Monday, July 11, 2005

Rhetorics of violence, rhetorics of peace

Shortly after the London bombings, John McGowan (elevated to "permanent guest host" every Thursday at published a compelling argument for the pacifist stance. As the commentators are variously noting, what he explores is a purposeful nonviolence, something that the very word "pacifism" seems too thin to describe. In his claim that pacifism "insists that violence can never be instrumental, that it never simply produces the ends toward which it aims," John is right there with Martin Luther King in the Gandhian tradition:

[T]hrough violence you may murder a murderer, but you can't murder murder. Through violence you may murder a liar, but you can't establish truth. Through violence you may murder a hater, but you can't murder hate through violence. Darkness cannot put out darkness; only light can do that.

This is a hard argument to make in our country today. And yet a few folks have been making it since September 12, 2001. John's essay returns me to Stanley Hauerwas, to his essay in the special Spring 2002 issue of the South Atlantic Quarterly, "Dissent from the Homeland: Essays after September 11." The entire volume is interesting to revisit, because it was written before we went to war in Iraq; almost quaintly, the bad guy is bin Laden. Hauerwas, who teaches up the road from John and me, is a deeply committed pacifist and the truest Christian I know. He writes,

American imperialism, often celebrated as the new globalism, is a frightening power. It is frightening not only because of the harm such power inflicts on the innocent, but because it is difficult to imagine alternatives. Pacifists are often challenged after an event like September 11 with the question, "Well, what alternative do you have to bombing Afghanistan?" Such a question assumes that pacifists must have an alternative foreign policy. My only response is I do not have a foreign policy. I have something better--a church constituted by people who would rather die than kill. . . .

What a gift bin Laden has therefore given America. Americans were in despair because we won the cold war. Americans won by outspending the USSR, proving that we can waste more money on guns than they can or did. But what to Americans do after they have won a war? The war was necessary to give moral coherence. We had to cooperate with one another because we were at war. How can America make sense of what it means for us to be "a people" if we have no common enemy? We were in a dangerous funk having nothing better to dothan entertain ourselves with the soap opera Bill Clinton was. Now we have something better to do. We can fight the war against terrorism. . . .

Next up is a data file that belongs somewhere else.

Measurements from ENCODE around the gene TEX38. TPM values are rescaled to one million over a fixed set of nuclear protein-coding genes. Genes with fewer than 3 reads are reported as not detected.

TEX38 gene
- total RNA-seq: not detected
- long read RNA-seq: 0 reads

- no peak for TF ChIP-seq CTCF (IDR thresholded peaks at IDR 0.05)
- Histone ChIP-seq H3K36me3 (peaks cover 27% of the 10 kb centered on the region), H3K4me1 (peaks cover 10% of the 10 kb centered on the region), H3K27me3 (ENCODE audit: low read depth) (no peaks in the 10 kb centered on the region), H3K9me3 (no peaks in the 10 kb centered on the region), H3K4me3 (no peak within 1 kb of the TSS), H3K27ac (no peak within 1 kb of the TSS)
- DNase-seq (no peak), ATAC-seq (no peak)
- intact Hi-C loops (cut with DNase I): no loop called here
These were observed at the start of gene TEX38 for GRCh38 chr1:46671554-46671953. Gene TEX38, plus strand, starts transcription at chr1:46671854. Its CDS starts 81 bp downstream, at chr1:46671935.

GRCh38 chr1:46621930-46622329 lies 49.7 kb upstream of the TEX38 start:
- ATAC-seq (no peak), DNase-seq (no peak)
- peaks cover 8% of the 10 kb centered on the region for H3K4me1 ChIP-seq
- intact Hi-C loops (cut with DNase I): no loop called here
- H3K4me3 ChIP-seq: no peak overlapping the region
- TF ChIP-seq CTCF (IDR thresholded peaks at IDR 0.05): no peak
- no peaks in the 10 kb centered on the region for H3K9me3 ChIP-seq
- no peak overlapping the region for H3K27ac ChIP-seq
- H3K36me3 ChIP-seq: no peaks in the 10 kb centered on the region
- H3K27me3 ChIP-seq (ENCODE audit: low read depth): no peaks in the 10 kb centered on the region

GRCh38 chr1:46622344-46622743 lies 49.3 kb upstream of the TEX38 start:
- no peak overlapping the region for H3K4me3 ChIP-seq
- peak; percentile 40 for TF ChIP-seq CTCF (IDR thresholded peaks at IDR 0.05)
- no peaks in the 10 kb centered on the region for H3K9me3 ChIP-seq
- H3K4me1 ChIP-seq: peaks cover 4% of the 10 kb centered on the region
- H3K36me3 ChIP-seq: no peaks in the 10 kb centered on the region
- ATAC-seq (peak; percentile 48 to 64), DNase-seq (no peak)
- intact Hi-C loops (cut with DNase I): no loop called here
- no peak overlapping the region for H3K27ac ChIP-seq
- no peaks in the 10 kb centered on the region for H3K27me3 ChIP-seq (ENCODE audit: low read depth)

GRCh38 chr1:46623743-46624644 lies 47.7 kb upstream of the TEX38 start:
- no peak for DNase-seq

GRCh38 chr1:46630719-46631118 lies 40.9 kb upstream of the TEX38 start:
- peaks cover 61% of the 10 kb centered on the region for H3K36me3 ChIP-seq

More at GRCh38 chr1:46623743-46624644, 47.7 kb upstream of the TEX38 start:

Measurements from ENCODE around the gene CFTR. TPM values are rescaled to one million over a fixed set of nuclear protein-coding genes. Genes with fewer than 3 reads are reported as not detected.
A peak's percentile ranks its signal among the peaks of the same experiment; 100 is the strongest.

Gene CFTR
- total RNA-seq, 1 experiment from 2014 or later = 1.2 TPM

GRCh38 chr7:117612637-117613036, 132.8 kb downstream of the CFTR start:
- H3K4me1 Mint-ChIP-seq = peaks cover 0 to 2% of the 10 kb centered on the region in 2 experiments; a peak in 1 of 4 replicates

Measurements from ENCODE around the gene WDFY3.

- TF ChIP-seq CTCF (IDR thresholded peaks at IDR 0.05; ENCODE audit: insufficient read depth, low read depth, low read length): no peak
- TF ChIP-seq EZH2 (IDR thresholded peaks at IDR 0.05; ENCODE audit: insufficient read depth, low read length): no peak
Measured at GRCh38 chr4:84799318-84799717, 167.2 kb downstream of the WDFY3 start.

Which means Americans get to have it any way they want it. Some that are captured, for example, are prisoners of war; some are detainees. No problem. When you are the biggest kid on the block, you can say whatever you want to say, even if what you say is nonsense. We all know the first casualty in war is truth. So the conservatives who have fought the war against "postmodernism" in the name of "objective truth," the same conservatives that now rule us, assume they can use language any way they please.

That Americans get to decide who is and who is not a terrorist means that this is not only a war without clear purpose, but also a war without end. From now on we can be in a perpetual state of war. America is always at her best when she is on permanent war footing. Moreover, when our country is at war, it has no space to worry about the extraordinary inequities that constitute our society, no time to worry about povery or those parts of the world that are ravaged by hunger and genocide. Everything--civil liberties, due process, the protection of the law--must be subordinated to the one great moral enterprise of winning the unending war against terrorism.

At the heart of the American desire to win endless war is the American fear of death. . . . Americans are determined to be safe, to be able to get out of this life alive. On September 11, Americans were confronted with their worst fear--a people ready to die as an expression of their profound moral commitments. Some speculate such people must have chosen death because they were desperate or, at least, they were so desperate that death was preferable to life. Yet their willingness to die stands in stark contrast to a politics that asks of its members in response to September 11 to shop.

The notion that "no one gets out of this life alive" is classic Hauerwas, central to his ethos. As he puts it in an earlier, shorter version of this essay, "Part of the space Christians can provide at this time is the space given to us as a people who have learned . . . that the worst thing that can happen to us is not death, but dying for the wrong thing."

This is a hard position to take. It's one thing to say it, but who could live it out? Even Hauerwas, who like all of us of a certain cast of mind has a rage to explain, confines himself in this essay to a modest goal: to speak honestly. "Explanation domesticates terror, making it part of 'our' world. I believe attempts to explain must be resisted. Rather, we should learn to wait before what we know not, hoping to gain time and space sufficient to learn how to speak without lying. I should like to think that pacifism names the habits and community necessary to gain the time and place that is an alternative to revenge. But I do not pretend that I know how that is accomplished."

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